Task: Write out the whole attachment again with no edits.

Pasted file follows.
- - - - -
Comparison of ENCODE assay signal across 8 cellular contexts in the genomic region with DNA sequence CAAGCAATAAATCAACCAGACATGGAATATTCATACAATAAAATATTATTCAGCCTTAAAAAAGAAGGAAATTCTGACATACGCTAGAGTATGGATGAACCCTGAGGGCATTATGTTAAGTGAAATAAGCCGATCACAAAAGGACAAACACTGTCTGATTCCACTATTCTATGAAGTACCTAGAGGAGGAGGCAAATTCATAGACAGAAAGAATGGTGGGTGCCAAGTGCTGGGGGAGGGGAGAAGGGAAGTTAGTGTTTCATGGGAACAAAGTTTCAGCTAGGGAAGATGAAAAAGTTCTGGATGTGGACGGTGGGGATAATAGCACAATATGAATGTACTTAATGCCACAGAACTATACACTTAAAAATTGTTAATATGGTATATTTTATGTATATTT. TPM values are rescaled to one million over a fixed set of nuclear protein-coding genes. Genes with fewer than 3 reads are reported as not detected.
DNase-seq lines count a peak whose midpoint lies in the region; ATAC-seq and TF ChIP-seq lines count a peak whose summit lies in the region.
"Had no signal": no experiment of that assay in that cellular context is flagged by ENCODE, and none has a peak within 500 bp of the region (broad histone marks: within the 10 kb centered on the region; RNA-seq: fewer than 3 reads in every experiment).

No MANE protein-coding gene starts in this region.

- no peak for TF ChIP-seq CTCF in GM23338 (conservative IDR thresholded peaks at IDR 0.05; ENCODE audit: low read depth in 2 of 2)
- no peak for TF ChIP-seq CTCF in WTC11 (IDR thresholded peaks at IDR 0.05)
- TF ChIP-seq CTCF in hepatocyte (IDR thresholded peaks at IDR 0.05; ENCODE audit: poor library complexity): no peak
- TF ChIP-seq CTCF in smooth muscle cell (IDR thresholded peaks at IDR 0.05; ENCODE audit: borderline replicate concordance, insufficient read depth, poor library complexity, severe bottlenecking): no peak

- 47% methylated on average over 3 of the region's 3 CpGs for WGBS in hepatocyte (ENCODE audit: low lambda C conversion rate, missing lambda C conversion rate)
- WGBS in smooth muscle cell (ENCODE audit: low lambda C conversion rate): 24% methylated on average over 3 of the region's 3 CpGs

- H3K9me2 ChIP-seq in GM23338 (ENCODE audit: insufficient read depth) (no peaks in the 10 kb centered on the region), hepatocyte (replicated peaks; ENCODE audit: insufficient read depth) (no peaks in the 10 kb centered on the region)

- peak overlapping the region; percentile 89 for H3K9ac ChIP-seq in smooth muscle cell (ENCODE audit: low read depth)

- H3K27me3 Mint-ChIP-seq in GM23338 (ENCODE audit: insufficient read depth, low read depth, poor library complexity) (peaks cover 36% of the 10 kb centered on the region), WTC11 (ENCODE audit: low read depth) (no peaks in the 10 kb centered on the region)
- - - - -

Comparison of ENCODE assay signal across 8 cellular contexts in the genomic region with DNA sequence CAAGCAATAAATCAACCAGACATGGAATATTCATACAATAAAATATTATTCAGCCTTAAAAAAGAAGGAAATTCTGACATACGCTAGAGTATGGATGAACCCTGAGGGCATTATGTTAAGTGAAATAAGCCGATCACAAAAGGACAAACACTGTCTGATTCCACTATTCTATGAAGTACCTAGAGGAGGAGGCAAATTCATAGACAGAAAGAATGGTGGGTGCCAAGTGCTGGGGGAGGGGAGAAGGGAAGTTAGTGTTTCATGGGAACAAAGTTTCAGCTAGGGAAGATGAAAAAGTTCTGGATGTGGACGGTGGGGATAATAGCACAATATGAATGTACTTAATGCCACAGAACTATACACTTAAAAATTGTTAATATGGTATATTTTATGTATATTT. TPM values are rescaled to one million over a fixed set of nuclear protein-coding genes. Genes with fewer than 3 reads are reported as not detected.
DNase-seq lines count a peak whose midpoint lies in the region; ATAC-seq and TF ChIP-seq lines count a peak whose summit lies in the region.
"Had no signal": no experiment of that assay in that cellular context is flagged by ENCODE, and none has a peak within 500 bp of the region (broad histone marks: within the 10 kb centered on the region; RNA-seq: fewer than 3 reads in every experiment).

No MANE protein-coding gene starts in this region.

- no peak for TF ChIP-seq CTCF in GM23338 (conservative IDR thresholded peaks at IDR 0.05; ENCODE audit: low read depth in 2 of 2)
- no peak for TF ChIP-seq CTCF in WTC11 (IDR thresholded peaks at IDR 0.05)
- TF ChIP-seq CTCF in hepatocyte (IDR thresholded peaks at IDR 0.05; ENCODE audit: poor library complexity): no peak
- TF ChIP-seq CTCF in smooth muscle cell (IDR thresholded peaks at IDR 0.05; ENCODE audit: borderline replicate concordance, insufficient read depth, poor library complexity, severe bottlenecking): no peak

- 47% methylated on average over 3 of the region's 3 CpGs for WGBS in hepatocyte (ENCODE audit: low lambda C conversion rate, missing lambda C conversion rate)
- WGBS in smooth muscle cell (ENCODE audit: low lambda C conversion rate): 24% methylated on average over 3 of the region's 3 CpGs

- H3K9me2 ChIP-seq in GM23338 (ENCODE audit: insufficient read depth) (no peaks in the 10 kb centered on the region), hepatocyte (replicated peaks; ENCODE audit: insufficient read depth) (no peaks in the 10 kb centered on the region)

- peak overlapping the region; percentile 89 for H3K9ac ChIP-seq in smooth muscle cell (ENCODE audit: low read depth)

- H3K27me3 Mint-ChIP-seq in GM23338 (ENCODE audit: insufficient read depth, low read depth, poor library complexity) (peaks cover 36% of the 10 kb centered on the region), WTC11 (ENCODE audit: low read depth) (no peaks in the 10 kb centered on the region)